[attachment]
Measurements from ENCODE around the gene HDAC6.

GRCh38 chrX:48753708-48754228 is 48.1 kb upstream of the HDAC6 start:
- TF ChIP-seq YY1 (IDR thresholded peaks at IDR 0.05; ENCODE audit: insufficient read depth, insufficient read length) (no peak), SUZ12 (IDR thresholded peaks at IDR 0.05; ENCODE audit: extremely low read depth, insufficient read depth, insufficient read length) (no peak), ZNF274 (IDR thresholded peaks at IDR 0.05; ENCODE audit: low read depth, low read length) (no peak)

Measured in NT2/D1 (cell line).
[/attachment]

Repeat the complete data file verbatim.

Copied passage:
Measurements from ENCODE around the gene HDAC6.

GRCh38 chrX:48753708-48754228 is 48.1 kb upstream of the HDAC6 start:
- TF ChIP-seq YY1 (IDR thresholded peaks at IDR 0.05; ENCODE audit: insufficient read depth, insufficient read length) (no peak), SUZ12 (IDR thresholded peaks at IDR 0.05; ENCODE audit: extremely low read depth, insufficient read depth, insufficient read length) (no peak), ZNF274 (IDR thresholded peaks at IDR 0.05; ENCODE audit: low read depth, low read length) (no peak)

Measured in NT2/D1 (cell line).